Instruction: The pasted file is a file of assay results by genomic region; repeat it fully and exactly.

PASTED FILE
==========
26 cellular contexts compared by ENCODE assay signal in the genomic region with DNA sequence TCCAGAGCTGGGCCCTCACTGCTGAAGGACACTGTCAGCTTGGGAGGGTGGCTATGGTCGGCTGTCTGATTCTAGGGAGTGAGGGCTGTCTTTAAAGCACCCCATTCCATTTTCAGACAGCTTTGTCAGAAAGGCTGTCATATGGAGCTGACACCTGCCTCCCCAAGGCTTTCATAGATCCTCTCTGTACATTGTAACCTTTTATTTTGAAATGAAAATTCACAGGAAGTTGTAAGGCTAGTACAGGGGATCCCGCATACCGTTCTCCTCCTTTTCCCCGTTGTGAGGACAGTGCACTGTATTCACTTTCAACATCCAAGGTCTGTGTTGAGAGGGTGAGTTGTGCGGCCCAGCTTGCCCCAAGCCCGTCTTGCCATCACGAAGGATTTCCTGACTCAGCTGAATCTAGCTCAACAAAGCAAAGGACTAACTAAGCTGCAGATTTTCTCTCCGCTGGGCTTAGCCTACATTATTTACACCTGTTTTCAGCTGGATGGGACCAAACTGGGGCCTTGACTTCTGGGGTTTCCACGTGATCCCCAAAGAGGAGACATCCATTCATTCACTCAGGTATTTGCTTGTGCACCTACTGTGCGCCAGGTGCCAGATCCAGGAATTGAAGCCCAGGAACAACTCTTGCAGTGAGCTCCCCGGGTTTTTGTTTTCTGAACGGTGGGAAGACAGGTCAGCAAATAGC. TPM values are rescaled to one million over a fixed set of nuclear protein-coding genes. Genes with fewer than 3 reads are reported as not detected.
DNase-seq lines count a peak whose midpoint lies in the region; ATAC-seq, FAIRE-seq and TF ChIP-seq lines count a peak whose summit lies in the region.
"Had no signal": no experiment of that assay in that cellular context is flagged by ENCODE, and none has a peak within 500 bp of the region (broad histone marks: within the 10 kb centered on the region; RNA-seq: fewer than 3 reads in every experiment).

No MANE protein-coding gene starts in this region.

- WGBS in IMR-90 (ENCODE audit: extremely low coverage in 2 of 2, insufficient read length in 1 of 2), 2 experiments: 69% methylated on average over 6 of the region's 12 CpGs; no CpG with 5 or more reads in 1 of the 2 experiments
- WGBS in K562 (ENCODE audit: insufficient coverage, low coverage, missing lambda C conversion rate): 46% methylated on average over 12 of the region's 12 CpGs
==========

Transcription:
26 cellular contexts compared by ENCODE assay signal in the genomic region with DNA sequence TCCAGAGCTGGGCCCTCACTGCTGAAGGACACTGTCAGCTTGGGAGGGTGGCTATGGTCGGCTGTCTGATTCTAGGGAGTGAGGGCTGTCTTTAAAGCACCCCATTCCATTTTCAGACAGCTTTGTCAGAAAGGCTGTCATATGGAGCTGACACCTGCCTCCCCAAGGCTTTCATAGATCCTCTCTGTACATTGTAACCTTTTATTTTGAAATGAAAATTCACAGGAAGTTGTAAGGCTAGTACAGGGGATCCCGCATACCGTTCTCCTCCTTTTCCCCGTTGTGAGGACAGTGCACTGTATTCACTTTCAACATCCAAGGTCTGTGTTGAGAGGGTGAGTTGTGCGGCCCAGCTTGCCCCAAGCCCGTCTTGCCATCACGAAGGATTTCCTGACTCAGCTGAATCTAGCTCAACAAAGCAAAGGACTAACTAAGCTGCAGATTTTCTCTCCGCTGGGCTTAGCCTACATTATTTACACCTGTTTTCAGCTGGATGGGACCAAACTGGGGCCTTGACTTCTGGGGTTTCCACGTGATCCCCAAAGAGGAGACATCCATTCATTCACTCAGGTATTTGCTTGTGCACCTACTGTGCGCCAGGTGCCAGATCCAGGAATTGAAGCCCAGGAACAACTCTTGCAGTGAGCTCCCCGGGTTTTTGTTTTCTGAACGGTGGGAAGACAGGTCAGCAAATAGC. TPM values are rescaled to one million over a fixed set of nuclear protein-coding genes. Genes with fewer than 3 reads are reported as not detected.
DNase-seq lines count a peak whose midpoint lies in the region; ATAC-seq, FAIRE-seq and TF ChIP-seq lines count a peak whose summit lies in the region.
"Had no signal": no experiment of that assay in that cellular context is flagged by ENCODE, and none has a peak within 500 bp of the region (broad histone marks: within the 10 kb centered on the region; RNA-seq: fewer than 3 reads in every experiment).

No MANE protein-coding gene starts in this region.

- WGBS in IMR-90 (ENCODE audit: extremely low coverage in 2 of 2, insufficient read length in 1 of 2), 2 experiments: 69% methylated on average over 6 of the region's 12 CpGs; no CpG with 5 or more reads in 1 of the 2 experiments
- WGBS in K562 (ENCODE audit: insufficient coverage, low coverage, missing lambda C conversion rate): 46% methylated on average over 12 of the region's 12 CpGs